Kelbrick v Nelson Attorneys
Trying issues separately: “‘Rule 33(4) of the Uniform Rules – which entitles a Court to try issues separately in appropriate circumstances – is aimed at facilitating the convenient and expeditious disposal of litigation. It should not be assumed that that result is always achieved by separating the issues. In many cases, once properly considered, the issues will be found to be inextricably linked, even though, at first sight, they might appear to be discrete. And even where the issues are discrete, the expeditious disposal of the litigation is often best served by ventilating all the issues at one hearing, particularly where there is more than one issue that might be readily dispositive of the matter. It is only after careful thought has been given to the anticipated course of the litigation as a whole that it will be possible properly to determine whether it is convenient to try an issue separately. But, where the trial Court is satisfied that it is proper to make such an order – and, in all cases, it must be so satisfied before it does so – it is the duty of that Court to ensure that the issues to be tried are clearly circumscribed in its order so as to avoid confusion.’” [para 27]
(307/2017)  ZASCA 55 (16 April 2018). Allowed the appeal and set aside the order of Tshiki J in the high court and replaced it with an order that the special plea of prescription is dismissed with costs.
Discussion by GilesFiles
Prescription : attorney sued for negligence : Prescription begins to run as soon as the creditor acquires knowledge of the facts necessary to institute action: whether knowledge of delay in constructing a sectional title scheme constituted knowledge of facts constituting a complete cause of action.
Quotations from judgment
Note: Footnote omitted
“ The appellants sold their immovable properties to a property developer, Headline Trading 124 CC t/a Status Homes (Status Homes). They concluded written agreements on 4 September 2006, in terms of which they sold their immovable properties to Status Homes, each for a purchase price of R1 400 000. Status Homes was not able to comply with the terms of the agreements. It was eventually liquidated, and its sole member was sequestrated. The appellants instituted a claim for damages based on negligence against the first respondent as the attorneys who had drawn the agreements and acted as conveyancers in the transaction. The first respondent raised a special plea of prescription which was upheld by the court a quo. The appeal is with leave of the court a quo.
. . . . .
 As stated already, the appellants instituted action in the court a quo against the respondent, claiming payment of the amounts they could not recover from Status Homes. The combined summons was served on the respondent on 30 August 2011. In its particulars of claim, the appellants alleged that the respondent owed them a duty of care because it had drafted the sale agreements, and had acted as the conveyancer in the transaction. The appellants alleged that the respondent had breached the said duty of care by failing to advise them of the risks inherent in the transaction and the development of the sectional title scheme. In its plea to the appellants’ particulars of claim, the respondent admitted that it owed the appellants a duty of care in the terms pleaded by the appellants, but denied having breached it.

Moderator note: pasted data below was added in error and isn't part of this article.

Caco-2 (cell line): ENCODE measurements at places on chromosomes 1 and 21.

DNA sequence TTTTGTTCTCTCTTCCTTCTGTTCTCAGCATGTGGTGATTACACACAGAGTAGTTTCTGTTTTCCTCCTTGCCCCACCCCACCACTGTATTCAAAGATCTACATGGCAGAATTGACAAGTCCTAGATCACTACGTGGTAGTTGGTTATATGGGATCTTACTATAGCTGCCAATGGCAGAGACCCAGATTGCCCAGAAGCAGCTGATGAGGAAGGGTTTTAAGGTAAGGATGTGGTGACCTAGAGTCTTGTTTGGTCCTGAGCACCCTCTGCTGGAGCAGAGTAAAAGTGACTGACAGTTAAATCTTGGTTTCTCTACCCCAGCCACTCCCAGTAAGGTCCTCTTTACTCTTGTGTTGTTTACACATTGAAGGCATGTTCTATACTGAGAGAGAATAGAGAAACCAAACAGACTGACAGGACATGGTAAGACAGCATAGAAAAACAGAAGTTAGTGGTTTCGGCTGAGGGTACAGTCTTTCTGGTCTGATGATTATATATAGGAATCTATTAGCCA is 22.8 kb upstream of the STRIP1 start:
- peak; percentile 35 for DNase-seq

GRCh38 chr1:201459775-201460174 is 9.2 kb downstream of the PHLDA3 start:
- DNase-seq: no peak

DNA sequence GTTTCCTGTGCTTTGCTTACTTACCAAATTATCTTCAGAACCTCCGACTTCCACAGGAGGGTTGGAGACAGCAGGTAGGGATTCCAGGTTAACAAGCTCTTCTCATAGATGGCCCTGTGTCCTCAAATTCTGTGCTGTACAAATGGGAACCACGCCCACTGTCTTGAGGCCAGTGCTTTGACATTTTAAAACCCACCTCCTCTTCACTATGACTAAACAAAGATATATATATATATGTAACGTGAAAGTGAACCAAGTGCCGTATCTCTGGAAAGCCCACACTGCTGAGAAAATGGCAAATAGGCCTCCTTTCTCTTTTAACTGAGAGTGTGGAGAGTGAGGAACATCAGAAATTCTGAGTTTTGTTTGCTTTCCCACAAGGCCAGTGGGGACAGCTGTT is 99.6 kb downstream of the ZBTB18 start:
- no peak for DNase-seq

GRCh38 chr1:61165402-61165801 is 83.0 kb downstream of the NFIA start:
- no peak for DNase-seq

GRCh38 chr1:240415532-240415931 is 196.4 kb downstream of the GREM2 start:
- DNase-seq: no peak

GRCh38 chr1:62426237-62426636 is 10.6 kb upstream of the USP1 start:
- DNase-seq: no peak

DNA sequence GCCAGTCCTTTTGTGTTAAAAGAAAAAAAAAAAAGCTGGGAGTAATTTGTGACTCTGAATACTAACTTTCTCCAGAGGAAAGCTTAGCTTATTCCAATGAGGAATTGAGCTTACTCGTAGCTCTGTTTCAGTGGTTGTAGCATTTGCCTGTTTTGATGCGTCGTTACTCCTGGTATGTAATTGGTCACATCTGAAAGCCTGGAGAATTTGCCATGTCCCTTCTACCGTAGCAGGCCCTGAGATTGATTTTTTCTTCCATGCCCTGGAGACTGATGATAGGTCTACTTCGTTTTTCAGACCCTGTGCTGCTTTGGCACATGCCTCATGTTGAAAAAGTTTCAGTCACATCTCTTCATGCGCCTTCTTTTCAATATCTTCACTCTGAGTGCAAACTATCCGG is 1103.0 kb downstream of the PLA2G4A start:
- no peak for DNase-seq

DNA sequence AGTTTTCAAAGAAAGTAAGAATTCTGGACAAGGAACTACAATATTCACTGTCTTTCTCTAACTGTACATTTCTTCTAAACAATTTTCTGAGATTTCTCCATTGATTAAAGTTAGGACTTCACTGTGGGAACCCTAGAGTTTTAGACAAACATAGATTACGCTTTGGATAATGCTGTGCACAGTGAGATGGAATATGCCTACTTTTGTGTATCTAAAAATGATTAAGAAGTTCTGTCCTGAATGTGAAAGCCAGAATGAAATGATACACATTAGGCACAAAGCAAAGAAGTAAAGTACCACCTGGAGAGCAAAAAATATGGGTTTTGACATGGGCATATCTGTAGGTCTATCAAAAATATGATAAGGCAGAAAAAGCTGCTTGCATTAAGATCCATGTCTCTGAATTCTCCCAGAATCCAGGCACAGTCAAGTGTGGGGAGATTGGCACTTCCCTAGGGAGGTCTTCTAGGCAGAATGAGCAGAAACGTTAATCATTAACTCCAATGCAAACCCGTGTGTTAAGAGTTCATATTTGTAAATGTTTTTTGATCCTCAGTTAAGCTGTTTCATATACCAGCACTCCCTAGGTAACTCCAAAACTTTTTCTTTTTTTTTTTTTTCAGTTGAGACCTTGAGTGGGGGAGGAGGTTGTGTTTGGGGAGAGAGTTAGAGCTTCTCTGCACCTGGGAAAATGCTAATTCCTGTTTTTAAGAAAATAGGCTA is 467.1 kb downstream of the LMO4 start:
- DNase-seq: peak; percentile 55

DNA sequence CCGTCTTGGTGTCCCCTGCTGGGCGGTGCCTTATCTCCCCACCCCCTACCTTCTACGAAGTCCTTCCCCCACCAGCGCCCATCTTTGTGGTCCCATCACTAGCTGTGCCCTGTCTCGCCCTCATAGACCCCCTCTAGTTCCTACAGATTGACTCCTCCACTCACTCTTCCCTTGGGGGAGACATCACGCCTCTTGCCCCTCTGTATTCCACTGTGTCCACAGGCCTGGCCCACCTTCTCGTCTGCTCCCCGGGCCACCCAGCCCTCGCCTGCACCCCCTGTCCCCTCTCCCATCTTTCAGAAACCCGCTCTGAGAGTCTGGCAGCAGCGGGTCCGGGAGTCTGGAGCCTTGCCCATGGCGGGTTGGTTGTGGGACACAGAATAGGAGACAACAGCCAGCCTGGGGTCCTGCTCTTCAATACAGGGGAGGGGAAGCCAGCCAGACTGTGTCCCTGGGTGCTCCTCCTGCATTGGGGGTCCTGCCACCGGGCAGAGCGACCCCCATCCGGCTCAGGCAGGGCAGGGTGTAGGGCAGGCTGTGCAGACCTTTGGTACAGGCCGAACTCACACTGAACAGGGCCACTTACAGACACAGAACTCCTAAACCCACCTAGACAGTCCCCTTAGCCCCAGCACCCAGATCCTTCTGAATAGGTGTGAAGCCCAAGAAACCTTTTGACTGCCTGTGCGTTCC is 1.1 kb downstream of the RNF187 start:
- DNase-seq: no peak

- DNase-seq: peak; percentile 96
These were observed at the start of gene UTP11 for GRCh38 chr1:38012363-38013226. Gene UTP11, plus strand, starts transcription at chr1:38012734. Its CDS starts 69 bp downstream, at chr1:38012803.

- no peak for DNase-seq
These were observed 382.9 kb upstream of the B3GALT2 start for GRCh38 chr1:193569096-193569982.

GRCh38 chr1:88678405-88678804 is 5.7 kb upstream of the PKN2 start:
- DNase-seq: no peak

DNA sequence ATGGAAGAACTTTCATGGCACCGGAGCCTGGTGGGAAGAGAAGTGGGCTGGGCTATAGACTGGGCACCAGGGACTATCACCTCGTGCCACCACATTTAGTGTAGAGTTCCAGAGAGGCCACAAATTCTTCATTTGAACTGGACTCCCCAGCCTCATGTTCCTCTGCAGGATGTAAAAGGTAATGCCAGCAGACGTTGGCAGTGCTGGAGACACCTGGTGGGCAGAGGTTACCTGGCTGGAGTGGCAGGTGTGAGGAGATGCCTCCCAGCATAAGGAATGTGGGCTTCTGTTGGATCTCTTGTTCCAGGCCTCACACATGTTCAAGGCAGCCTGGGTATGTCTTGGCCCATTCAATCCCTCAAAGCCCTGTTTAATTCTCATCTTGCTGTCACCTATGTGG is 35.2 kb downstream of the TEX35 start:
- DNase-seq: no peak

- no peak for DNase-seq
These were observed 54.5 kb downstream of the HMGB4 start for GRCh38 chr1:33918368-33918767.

In addition, the respondent raised a special plea, contending that the appellants’ claim had prescribed. The essence of the special plea was the following: the properties were transferred to Status Homes on 27 July 2007. As no construction had taken place for a period of a year since registration, it alleged that it must have been apparent to the appellants that no construction was going to commence and that Status Homes was in material breach of the agreement and that they (the appellants) would suffer damages as a result.
 In the circumstances, the first respondent contended that by 27 July 2008 the appellants had a completed cause of action. Accordingly, prescription commenced to run from that date and was completed on 26 July 2011. As the combined summons was served on 30 August 2011, more than three years after 26 July 2008, the appellants’ claims had prescribed. In the alternative, the first respondent contended that the appellants’ claims prescribed on 3 September 2009, three years after the signing of the agreements. This alternate contention was not pursued with any vigour in argument.
 The special plea was argued before the court a quo on 15 November 2016. It is trite that the respondent, as the debtor who invoked the special defence of prescription, bore the onus of establishing ‘both the date of the inception and the date of the completion of the period of prescription’. See Gericke v Sacks 1978 (1) SA 821 (A) at 827H-828A; Van Staden v Fourie 1989 (3) SA 200 (A) at 216B; Santam Ltd v Ethwar 1999 (2) SA 244 (SCA) at 256G.
. . . .
 In a judgment delivered on 2 March 2017, the respondent’s primary contention – that the appellants had a completed cause of action by 27 July 2008 – found favour with the court a quo. In the result, it held that the appellants’ claims had prescribed, and accordingly dismissed those claims with costs. The issue in the appeal is whether the court a quo was correct in finding that the appellants’ claims had prescribed.